Installing Engineered Hardwood Floors Over Concrete
Unlike solid hard wood floors, engineered wood can be installed directly over concrete or a basement. However please consider that there are certain installation procedures that must be observed before doing this. First, carry out a vapor transmission test and determine the alkalinity level. This test will help to determine the moisture transmission level of the concrete before installing the engineered hard wood floor. The test kits can be purchased by you if you are considering doing it yourself or can be carried out by the flooring company/contractor. Also, Calcium Chloride test kits can be used to test the rate of vapor transmission from the concrete. For a do-it-yourself, place a bag or container with calcium chloride on the concrete and cover it with a plastic dome. This dome helps to prevent it from falling over. Time this for about 65-72 hours and cut out the sodium chloride plate thereafter. From this, the weight difference between the sodium chloride from the beginning and at the end of the test is the vapor transmission rate of your concrete. On the other hand, the alkalinity level can be measured using Alkalinity Ph test kits.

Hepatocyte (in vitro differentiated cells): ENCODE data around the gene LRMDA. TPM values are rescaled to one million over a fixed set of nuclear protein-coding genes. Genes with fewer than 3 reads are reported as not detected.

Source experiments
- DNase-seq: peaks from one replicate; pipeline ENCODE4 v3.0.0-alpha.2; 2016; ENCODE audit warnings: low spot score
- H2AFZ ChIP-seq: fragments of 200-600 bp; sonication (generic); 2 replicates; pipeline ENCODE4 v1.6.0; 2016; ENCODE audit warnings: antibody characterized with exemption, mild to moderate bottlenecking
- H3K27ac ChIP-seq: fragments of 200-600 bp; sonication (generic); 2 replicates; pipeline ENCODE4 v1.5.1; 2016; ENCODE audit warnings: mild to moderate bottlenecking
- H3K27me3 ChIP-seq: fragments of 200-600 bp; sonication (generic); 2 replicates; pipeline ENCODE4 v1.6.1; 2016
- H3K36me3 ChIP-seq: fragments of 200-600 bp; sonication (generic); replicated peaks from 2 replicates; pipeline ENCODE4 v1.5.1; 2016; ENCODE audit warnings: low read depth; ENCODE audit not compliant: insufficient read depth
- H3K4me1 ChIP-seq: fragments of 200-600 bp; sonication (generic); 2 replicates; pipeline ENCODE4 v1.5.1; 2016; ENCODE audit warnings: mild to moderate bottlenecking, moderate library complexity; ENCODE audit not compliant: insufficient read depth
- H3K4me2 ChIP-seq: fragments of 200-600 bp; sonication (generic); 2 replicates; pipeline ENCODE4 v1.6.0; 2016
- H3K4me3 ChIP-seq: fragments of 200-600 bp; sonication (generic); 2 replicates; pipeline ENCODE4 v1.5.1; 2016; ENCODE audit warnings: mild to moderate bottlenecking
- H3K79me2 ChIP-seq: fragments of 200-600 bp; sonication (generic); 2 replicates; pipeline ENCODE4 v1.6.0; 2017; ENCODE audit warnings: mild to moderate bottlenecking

Note that it has to be carried out alongside the moisture transmission test. It is important to test the moisture level because a concrete with excessive moisture can ruin the process of engineered wood flooring. It rids it of durability because the plies get separated within a short period of time that the floors were installed. Therefore, to reduce the moisture damage and enjoy the time, money, and effort put into an engineered hard wood floor, always test the concrete.
If the moisture level of the concrete is not good, there is a procedure to curtailing moisture damage. It is called raised subfloor systems. These systems consist of separate tiles. Each has a moisture bar beneath, an inch-high raised surface at the center and a wood top. When done, the flooring is raised above the concrete, leaves room for the circulation of air. What really matters is that these tiles help to protect the engineered wood floor from moisture that is likely to cause damage.